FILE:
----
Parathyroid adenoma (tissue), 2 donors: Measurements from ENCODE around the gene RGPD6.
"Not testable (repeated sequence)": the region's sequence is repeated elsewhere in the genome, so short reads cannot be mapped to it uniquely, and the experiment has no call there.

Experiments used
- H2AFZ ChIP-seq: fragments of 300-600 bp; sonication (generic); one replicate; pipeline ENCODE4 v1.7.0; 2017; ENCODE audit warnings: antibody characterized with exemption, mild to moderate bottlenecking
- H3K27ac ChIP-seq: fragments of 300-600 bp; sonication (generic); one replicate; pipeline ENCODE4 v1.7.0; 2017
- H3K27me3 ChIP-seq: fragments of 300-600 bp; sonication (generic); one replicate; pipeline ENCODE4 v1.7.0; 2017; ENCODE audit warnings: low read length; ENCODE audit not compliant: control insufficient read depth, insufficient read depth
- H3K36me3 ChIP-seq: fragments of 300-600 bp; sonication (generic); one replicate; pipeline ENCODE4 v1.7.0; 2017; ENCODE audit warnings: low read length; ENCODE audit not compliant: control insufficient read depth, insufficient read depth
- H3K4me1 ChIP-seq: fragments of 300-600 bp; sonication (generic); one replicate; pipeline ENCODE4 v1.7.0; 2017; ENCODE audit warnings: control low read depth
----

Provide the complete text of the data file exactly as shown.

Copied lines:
Parathyroid adenoma (tissue), 2 donors: Measurements from ENCODE around the gene RGPD6.
"Not testable (repeated sequence)": the region's sequence is repeated elsewhere in the genome, so short reads cannot be mapped to it uniquely, and the experiment has no call there.

Experiments used
- H2AFZ ChIP-seq: fragments of 300-600 bp; sonication (generic); one replicate; pipeline ENCODE4 v1.7.0; 2017; ENCODE audit warnings: antibody characterized with exemption, mild to moderate bottlenecking
- H3K27ac ChIP-seq: fragments of 300-600 bp; sonication (generic); one replicate; pipeline ENCODE4 v1.7.0; 2017
- H3K27me3 ChIP-seq: fragments of 300-600 bp; sonication (generic); one replicate; pipeline ENCODE4 v1.7.0; 2017; ENCODE audit warnings: low read length; ENCODE audit not compliant: control insufficient read depth, insufficient read depth
- H3K36me3 ChIP-seq: fragments of 300-600 bp; sonication (generic); one replicate; pipeline ENCODE4 v1.7.0; 2017; ENCODE audit warnings: low read length; ENCODE audit not compliant: control insufficient read depth, insufficient read depth
- H3K4me1 ChIP-seq: fragments of 300-600 bp; sonication (generic); one replicate; pipeline ENCODE4 v1.7.0; 2017; ENCODE audit warnings: control low read depth